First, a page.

Powell has looked at Venezuela through both ends of a telescope, giving a macro view of Venezuelan political history from approximately 1920 to 1968 (Part I), and a micro view, reinforced by survey research data (1961, 1964, 1965-66) of the position and role of the peasantry in that history (Part II). The book is therefore rich in historical detail, yet it does not fall into the common trap of selecting a group for study as if it existed as an isolate in national reality. Nor does the book simply describe historical events. Powell attempts to explain them. Thus the work is descriptive and analytical. While it employs little deductive theory, the inductive variety generated (especially in pp. 212 to 228) is both stimulating and potentially generalizable.

Powell’s key concern is the “passage of a peasant class from being objects of national events to being participants in their direction. . ..” (p. 1). The critical element, he argues, is the alliance of a peasantry (whose traditional patron-client bonds have in some way been broken) with an urban elite, which “almost always results from an initiative by the urban partner” (p. 2). In Venezuela that alliance was forged by Rómulo Betancourt and his associates, and was used both to service the political ambitions of Betancourt’s “challenging elite” and, once that elite assumed political power (1945-48, and 1958-68), to carry out substantial reforms in the countryside, generally to the benefit of the client peasantry.

This kind of reforming alliance, Powell argues, is possible only at critical stages in the modernization of a country, and “the outcome will vary according to the sequence in which agricultural commercialization, urbanization, and politicization [of the peasant masses] occur” (p. 216). If the sequence is commercialization—politicization—urbanization, then the possibilities of an alliance conducive to reform rather than revolution or futility are met (p. 217). Much of the book fills in the factual details that relate to this argument, showing how a “challenging elite” arose in the cities and why they could find a political resource in a generally unpoliticized (but, we must assume, not necessarily socially unmobilized) peasantry, forging, as it were, one of the most impressive national peasant movements in Latin America.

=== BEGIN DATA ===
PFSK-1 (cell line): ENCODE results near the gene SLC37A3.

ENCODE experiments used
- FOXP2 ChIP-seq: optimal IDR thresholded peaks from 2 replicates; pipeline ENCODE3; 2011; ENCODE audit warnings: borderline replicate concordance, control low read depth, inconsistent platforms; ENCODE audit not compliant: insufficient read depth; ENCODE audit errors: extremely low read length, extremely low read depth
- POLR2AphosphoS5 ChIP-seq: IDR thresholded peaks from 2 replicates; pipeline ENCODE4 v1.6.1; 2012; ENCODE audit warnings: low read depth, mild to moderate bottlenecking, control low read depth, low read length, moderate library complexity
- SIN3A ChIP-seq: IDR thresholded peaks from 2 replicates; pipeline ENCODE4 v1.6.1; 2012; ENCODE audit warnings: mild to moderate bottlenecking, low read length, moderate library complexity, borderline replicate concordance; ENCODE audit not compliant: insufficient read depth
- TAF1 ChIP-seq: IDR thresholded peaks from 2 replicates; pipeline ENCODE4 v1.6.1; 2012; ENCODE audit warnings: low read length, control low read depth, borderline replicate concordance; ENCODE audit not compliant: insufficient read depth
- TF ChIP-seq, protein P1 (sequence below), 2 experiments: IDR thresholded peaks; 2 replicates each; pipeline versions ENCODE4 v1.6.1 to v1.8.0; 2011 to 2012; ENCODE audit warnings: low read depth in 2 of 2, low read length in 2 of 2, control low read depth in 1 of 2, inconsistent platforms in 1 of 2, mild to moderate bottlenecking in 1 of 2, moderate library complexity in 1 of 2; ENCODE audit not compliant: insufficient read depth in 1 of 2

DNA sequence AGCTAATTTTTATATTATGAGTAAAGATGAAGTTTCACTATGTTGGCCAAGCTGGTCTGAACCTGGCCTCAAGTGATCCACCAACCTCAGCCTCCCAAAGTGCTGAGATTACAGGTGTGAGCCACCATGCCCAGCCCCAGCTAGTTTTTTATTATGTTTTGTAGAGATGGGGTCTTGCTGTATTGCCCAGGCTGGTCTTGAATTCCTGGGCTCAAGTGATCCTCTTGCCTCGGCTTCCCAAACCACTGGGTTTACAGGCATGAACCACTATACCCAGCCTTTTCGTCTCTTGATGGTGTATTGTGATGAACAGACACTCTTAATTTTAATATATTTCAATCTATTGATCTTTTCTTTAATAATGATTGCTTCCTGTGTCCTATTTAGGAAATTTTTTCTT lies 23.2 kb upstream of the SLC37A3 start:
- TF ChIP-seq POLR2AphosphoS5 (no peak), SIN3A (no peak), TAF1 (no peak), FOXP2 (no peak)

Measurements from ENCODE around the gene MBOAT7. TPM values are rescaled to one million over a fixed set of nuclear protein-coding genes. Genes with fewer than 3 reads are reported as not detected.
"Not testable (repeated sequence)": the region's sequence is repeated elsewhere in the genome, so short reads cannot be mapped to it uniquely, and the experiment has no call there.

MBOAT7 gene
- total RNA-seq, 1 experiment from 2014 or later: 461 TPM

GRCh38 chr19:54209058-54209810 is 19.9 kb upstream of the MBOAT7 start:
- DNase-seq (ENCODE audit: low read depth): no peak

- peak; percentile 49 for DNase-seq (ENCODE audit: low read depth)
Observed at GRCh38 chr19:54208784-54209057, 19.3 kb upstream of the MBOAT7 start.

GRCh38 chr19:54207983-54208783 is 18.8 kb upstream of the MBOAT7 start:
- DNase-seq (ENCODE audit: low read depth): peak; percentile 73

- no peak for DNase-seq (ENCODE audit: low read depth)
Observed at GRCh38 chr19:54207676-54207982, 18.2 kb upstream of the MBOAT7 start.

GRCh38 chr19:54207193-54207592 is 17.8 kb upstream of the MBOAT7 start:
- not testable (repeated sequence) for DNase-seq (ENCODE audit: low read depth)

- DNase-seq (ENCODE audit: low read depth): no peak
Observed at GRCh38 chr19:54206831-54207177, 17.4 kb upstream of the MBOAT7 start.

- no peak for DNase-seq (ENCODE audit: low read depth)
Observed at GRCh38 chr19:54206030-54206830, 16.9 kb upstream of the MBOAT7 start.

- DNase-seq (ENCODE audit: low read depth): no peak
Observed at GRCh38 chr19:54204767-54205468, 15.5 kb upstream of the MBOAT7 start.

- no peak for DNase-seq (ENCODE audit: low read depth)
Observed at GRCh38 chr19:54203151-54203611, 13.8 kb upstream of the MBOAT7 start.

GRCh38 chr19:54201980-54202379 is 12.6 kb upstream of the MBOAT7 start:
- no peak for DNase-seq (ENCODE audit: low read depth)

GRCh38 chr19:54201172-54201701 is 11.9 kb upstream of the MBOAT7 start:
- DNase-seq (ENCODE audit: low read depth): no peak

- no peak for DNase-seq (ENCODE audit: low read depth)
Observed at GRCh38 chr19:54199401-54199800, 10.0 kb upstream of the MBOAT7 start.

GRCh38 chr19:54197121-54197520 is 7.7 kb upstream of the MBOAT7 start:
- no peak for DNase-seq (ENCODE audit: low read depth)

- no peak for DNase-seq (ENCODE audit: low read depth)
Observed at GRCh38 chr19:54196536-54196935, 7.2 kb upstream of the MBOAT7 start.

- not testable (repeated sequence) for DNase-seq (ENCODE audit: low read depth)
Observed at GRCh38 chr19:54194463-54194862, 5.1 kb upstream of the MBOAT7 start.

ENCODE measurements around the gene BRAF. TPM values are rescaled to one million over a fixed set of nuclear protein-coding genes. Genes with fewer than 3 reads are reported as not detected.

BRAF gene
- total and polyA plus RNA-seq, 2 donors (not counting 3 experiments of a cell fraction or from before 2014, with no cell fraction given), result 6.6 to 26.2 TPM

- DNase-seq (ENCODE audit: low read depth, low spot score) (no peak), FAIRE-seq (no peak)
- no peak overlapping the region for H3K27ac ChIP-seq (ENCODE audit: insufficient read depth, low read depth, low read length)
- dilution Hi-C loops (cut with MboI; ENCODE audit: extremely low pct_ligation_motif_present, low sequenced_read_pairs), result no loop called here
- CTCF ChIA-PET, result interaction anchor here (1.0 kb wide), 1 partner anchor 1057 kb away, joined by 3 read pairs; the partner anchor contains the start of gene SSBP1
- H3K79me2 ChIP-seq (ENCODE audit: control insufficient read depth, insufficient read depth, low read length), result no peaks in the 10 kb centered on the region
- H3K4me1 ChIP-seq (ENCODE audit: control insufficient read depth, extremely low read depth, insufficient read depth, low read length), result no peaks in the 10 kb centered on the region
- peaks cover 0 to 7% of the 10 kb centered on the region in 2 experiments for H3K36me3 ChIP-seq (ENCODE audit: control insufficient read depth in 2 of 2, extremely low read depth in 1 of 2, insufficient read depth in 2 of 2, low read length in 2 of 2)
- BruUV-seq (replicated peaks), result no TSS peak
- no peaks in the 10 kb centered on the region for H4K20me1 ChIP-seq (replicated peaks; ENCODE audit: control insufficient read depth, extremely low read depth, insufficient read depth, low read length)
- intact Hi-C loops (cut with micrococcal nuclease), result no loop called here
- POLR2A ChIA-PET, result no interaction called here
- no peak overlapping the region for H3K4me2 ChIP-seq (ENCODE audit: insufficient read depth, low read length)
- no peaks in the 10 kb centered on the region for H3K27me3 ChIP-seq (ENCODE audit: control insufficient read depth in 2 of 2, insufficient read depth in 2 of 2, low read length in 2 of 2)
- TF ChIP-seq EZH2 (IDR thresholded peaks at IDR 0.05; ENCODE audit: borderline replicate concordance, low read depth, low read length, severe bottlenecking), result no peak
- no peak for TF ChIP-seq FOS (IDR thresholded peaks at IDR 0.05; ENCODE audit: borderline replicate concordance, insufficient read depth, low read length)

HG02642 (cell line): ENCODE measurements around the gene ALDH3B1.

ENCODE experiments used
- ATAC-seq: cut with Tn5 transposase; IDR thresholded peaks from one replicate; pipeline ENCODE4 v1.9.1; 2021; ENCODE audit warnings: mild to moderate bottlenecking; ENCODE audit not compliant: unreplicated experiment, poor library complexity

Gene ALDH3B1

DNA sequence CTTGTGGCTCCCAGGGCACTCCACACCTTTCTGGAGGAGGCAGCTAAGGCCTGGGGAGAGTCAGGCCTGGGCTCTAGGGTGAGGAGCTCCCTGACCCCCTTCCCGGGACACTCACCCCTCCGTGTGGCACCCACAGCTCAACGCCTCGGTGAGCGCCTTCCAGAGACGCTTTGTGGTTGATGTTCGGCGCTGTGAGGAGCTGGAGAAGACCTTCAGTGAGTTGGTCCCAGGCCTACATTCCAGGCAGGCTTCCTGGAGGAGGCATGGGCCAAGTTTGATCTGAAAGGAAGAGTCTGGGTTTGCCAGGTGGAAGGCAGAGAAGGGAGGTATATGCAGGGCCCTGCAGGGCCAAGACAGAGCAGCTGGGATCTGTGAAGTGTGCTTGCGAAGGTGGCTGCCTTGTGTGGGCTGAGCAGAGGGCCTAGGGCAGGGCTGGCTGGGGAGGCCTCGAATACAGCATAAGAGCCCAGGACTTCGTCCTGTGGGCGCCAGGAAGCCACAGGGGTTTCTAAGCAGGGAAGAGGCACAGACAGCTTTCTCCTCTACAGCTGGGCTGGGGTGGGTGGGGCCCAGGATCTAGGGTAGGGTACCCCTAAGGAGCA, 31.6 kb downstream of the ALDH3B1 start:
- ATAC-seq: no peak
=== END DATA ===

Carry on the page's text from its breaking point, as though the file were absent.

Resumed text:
Powell also singles out for discussion one of the key dilemmas of a modernizing democratic elite. Their emphasis on “interest articulation” (meeting the demands of their key allies, in this case a politicized mass) while struggling for power, and “system legitimacy” (staying in power once there) inevitably conflict. In the 1945-48 experience the urban elite emphasized interest articulation—and fell to a military coup. In the 1958-68 period system legitimacy gained equal if not more prominence. While the shift helped to save the reformist elite from a second coup, it also caused considerable disaffection among earlier peasant supporters and contributed in no small way to the defeat of Acción Democrática in the 1968 elections.

Anyone seriously concerned with peasants or contemporary politics in Third World countries, and the social and environmental changes associated with them, will find Powell’s book to be stimulating.